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Edited from an article in the Evening Telegraph, 14th October 1994
Patricia Abbott - Wins an Award
Very Caring Lady Wins Top U.K. Award

Patricia Abbott, one of the few female funeral directors in the country, has won one of the highest honours in her profession. Her quiet sensitivity & business acumen have been rewarded with the title 'Funeral Planner of the Year'. The award is made annually by the largest funeral planning network in the country, who judged Patricia the most outstanding planner out of 1200 funeral directors.

Gentle and compassionate

Pat receiving her award
This gentle, compassionate lady is a director of the well established family firm of A. Abbott & Sons of Bedford Road, Rushden. She has seen how often families, numbed with bereavement, can suffer even more when faced with the costs of the funeral. An additional worry can be not knowing what arrangements the deceased would have wanted. Her awareness of this dilemma encouraged Patricia to offer pre-payment plans for funerals, an idea popular in the U.S.A. She believes that, far from being morbid or macabre, funeral planning is financial common sense and the most thoughtful decision anyone can make on the family’s behalf.

Peace of mind

Peace of mind is an immediate benefit. With a pre-paid funeral plan, you can rest content that your family won't be burdened with expenses - no matter how much future costs may rise.

"Like many other things, funeral costs are currently running above the rate of inflation' says Patricia, 'But once you have paid for your plan, the price remains unchanged. There's not a penny more to pay'.

What a Will does not take care of

Many people believe that a Will takes care of everything: funeral expenses, details of burial and other wishes. 'Not necessarily so', explains Patricia. "You might have a strong preference for certain hymns or flowers. But while it's essential that you make a Will, remember that it is often not read until the funeral arrangements have been put in hand'.

Cushioning the bereaved

Patricia sees a large element of her job as cushioning the bereaved and guiding them through the maze of formalities which inevitably accompany a death. 'When the deceased is at peace, a funeral provides the living with a chance for that final farewell. If this has been arranged in advance, the bereaved can grieve unencumbered by feelings of anxiety.'

If you were to watch Patricia in the Chapel of Rest, affording the last touches of dignity to an aged woman you would be struck by her total commitment to her profession. 'This is not a nine-to-five exercise' she says. 'Unless you are prepared to be on call 24 hours of every day, you cannot do your job properly. To look after a bereaved family you must be there when you are needed.' This deep sympathy for human needs encouraged her to work with others in setting up the bereavement organisation, CRUSE. She is now an accredited CRUSE counsellor. 'At times it can be easier for a widow or widower to talk over their feelings with someone who is not an immediate family member. Anything discussed with a CRUSE counsellor is held in strictest confidence. This often helps people to open up and release their feelings.'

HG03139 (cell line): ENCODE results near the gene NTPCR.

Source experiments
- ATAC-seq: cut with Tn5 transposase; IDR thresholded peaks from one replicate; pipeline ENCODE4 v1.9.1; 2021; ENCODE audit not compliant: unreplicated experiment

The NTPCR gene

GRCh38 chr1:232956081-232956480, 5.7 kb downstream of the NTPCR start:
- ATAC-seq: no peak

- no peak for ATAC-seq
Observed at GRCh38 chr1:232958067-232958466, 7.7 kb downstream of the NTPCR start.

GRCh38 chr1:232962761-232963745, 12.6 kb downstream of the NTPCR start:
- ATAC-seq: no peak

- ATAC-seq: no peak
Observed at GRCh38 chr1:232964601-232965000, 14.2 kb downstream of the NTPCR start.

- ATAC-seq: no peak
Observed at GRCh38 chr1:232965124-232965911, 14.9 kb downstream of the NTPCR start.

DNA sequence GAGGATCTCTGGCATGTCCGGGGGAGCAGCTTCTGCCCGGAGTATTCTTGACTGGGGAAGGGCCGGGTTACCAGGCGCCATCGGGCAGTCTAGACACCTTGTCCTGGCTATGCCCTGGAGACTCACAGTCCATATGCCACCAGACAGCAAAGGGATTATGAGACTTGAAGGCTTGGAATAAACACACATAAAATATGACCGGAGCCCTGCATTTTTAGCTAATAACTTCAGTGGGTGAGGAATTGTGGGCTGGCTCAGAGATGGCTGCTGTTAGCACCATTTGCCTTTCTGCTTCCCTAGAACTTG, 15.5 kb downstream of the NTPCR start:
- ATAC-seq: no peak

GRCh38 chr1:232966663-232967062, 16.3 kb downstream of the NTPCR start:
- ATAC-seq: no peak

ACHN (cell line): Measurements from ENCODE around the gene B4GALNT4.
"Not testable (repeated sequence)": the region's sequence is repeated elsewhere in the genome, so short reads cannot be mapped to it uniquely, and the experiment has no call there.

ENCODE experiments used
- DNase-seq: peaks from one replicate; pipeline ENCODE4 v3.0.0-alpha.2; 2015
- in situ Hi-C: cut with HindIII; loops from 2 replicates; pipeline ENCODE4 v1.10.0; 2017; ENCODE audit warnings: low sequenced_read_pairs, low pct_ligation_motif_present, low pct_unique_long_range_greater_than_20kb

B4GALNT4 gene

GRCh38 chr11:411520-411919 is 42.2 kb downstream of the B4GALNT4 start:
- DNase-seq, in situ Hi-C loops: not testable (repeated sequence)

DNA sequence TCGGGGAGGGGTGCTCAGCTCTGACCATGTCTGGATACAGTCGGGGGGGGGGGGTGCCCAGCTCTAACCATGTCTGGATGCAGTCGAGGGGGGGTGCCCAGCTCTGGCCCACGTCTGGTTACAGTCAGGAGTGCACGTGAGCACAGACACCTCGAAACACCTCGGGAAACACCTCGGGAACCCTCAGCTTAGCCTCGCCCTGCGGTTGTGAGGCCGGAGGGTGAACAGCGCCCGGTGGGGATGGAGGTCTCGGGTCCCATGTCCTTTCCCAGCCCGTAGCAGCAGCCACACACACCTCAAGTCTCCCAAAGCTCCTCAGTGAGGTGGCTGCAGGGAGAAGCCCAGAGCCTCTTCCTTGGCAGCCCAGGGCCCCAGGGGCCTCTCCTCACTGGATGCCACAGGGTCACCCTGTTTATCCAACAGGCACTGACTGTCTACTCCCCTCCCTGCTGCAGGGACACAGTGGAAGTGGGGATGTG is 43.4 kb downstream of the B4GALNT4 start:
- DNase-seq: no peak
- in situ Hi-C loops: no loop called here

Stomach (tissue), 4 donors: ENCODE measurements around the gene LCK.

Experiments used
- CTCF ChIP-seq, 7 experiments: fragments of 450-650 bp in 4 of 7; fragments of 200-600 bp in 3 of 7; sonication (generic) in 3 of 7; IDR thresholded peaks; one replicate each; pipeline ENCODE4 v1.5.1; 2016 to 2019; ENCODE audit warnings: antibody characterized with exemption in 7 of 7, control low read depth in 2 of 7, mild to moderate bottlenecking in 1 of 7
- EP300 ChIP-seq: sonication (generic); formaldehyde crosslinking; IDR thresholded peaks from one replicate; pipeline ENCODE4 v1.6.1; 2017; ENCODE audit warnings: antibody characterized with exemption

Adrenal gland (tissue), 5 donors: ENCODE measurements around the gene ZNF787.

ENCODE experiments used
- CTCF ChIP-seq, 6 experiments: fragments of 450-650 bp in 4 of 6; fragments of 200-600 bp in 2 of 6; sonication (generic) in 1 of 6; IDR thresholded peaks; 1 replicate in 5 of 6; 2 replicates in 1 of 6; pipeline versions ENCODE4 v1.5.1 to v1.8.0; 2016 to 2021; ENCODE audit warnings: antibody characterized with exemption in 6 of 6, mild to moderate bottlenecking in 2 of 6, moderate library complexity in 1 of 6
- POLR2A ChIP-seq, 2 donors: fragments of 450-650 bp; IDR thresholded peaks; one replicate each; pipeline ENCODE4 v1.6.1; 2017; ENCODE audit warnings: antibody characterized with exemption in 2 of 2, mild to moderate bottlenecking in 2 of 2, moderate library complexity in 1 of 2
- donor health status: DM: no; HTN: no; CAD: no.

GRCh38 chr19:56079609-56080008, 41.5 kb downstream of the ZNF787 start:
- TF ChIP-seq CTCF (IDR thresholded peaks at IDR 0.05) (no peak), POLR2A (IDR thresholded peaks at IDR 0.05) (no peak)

A woman's touch

Patricia believes that a woman has distinct advantages in her profession. 'Women do have rather more of a licence to touch. If someone is distressed, it is quite acceptable for me to put an arm around their shoulder and comfort them.'

Patricia in the lounge where she talks to clients
Successful business woman, understanding counsellor. When it comes to stereotypes, Patricia Abbott has broken them all. Her award, judged not only on numbers but also on the accuracy of administration and liaison with customers, reflects her caring approach to a sensitive subject.


Patricia joined the family firm established in 1885 by Asher Abbott, grandfather of her husband Bill, when she was at a crossroads in her own life.

'My first marriage had ended and I was left with three children under the age of five' she recalls. 'I joined Bill, now my husband, in 1970. Although, in the early days, I simply handled enquiries if Bill was out, I soon found people were asking for me by name.'

Alan Kee presents the trophy to Patricia
When Asher Abbott started the business, carriages were horse drawn and the local fire brigade borrowed the horses when they were needed. Four generations on, the firm now offers a service chapel, chapels of rest, catering services and a Memorial Display area.

A. Abbott & Sons is still a wholly family concern. William Asher Abbott, the Managing Director, Patricia's sons, Michael and Jonathan, and daughter Beverley are closely involved in the day-to-day running of the firm. But it's Patricia who visits every person who wants to know about pre-payment plans and ensures that their needs are met.

Deserved acclaim

This personal involvement was one of the factors which commended her for the top prize. 'I was surprised and thrilled' she says. 'As independent funeral directors, we feel it's extremely important to be linked with a nationally recognised company with a legally formed trust to safeguard our clients.'

The final word comes from Alan Kee who presented the award: 'Patricia won the award because she deals very sensitively with people, because she is 100 per cent committed to the idea of planning funerals in advance - and because she is a very, very caring lady.'

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